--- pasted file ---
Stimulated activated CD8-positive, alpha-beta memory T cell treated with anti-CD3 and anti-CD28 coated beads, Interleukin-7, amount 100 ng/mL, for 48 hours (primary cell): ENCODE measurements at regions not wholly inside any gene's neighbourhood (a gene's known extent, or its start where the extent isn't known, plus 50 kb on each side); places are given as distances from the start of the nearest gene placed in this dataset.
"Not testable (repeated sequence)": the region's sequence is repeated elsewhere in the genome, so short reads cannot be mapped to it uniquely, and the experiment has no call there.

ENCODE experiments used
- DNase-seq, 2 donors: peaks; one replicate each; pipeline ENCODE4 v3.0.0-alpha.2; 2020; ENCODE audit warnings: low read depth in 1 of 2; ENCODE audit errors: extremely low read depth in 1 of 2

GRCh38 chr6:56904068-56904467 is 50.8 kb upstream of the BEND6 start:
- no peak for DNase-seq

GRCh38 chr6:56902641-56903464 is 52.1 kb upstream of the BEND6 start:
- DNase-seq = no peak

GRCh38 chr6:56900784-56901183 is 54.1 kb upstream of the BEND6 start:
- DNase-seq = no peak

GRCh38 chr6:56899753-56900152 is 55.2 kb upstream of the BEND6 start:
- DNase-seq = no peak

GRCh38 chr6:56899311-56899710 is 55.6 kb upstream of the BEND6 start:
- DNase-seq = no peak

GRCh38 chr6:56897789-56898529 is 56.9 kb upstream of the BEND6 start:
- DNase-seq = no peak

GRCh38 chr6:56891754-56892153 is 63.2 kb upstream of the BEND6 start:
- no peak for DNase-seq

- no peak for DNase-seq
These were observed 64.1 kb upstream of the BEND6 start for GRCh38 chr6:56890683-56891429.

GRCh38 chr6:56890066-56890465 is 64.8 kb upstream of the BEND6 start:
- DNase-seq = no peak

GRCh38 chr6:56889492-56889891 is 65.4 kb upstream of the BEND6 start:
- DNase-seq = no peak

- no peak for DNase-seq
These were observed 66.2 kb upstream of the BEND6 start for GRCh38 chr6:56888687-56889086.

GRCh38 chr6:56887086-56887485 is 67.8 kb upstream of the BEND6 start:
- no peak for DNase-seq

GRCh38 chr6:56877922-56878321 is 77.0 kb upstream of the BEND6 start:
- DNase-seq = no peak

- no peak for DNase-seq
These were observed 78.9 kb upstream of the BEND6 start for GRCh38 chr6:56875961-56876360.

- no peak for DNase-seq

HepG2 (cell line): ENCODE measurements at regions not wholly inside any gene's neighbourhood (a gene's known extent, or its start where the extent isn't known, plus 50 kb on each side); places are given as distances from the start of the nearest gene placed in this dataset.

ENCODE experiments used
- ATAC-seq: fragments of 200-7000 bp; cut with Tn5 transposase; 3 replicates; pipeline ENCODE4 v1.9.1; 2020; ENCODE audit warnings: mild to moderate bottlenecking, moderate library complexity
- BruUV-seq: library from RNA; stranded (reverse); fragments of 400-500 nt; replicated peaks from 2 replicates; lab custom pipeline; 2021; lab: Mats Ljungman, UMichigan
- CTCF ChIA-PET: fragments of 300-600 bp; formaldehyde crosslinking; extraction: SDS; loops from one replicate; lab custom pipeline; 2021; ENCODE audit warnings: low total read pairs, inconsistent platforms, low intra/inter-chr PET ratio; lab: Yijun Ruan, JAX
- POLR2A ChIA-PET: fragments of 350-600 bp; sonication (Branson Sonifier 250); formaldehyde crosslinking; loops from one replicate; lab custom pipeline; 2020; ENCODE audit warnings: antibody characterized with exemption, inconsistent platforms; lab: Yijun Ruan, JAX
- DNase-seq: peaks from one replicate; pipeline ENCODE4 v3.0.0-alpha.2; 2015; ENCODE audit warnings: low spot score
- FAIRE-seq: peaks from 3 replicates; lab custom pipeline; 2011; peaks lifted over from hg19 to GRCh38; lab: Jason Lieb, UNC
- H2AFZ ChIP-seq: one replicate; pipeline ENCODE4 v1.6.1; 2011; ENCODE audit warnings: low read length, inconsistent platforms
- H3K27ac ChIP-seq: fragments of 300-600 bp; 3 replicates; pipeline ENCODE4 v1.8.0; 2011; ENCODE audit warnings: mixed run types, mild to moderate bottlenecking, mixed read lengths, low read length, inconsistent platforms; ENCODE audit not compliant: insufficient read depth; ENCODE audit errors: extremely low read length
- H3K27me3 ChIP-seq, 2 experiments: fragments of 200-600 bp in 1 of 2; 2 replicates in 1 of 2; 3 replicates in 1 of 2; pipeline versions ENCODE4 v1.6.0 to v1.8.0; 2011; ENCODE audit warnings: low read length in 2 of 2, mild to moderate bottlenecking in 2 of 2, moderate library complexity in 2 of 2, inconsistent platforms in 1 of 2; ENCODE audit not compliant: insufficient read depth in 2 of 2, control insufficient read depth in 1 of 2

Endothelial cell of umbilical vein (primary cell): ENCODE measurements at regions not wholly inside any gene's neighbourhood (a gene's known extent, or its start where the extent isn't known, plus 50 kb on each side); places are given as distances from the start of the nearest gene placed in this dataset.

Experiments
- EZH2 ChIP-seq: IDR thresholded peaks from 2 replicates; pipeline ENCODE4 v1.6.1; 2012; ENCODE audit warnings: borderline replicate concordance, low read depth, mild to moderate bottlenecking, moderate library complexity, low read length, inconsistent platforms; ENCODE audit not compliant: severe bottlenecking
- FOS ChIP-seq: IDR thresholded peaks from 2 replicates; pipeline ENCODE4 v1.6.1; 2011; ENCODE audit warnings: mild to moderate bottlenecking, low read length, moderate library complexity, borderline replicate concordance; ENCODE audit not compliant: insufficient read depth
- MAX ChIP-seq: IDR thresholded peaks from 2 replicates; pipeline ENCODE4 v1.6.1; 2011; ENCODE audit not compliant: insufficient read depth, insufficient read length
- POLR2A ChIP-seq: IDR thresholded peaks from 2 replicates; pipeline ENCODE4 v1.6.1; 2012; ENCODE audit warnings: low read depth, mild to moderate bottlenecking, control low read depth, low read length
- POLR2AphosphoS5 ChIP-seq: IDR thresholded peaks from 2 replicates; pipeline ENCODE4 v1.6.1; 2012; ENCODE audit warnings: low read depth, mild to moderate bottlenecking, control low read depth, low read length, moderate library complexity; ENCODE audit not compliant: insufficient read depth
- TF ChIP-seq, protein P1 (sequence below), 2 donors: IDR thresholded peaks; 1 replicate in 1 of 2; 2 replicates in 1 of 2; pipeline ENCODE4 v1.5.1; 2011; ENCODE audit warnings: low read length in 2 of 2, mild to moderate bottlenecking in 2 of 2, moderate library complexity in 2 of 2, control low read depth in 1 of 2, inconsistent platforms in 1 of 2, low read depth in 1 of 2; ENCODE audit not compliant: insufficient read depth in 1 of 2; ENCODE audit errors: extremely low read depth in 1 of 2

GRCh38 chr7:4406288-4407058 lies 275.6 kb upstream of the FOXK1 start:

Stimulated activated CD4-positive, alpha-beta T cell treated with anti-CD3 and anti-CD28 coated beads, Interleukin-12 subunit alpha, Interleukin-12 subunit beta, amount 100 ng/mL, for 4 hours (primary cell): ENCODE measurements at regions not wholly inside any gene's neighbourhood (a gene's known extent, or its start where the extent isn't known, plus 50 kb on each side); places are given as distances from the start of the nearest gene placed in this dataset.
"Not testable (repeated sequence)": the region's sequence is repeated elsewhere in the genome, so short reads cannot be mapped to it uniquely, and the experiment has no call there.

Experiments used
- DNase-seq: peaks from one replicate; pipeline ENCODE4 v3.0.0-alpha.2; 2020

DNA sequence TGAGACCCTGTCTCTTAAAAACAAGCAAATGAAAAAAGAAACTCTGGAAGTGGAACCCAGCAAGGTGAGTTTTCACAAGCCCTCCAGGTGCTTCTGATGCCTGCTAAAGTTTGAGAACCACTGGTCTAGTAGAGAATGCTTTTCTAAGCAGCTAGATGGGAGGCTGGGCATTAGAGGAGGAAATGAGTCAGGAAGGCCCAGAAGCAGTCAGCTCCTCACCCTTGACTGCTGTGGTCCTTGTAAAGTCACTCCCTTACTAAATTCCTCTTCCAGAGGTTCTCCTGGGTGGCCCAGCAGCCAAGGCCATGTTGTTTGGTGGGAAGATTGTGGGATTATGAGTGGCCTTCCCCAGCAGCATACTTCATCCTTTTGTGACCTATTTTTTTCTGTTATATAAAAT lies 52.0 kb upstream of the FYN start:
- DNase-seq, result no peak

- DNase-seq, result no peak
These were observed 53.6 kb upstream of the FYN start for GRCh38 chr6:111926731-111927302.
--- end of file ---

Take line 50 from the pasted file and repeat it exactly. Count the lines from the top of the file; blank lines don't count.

- POLR2A ChIP-seq: IDR thresholded peaks from 2 replicates; pipeline ENCODE4 v1.6.1; 2012; ENCODE audit warnings: low read depth, mild to moderate bottlenecking, control low read depth, low read length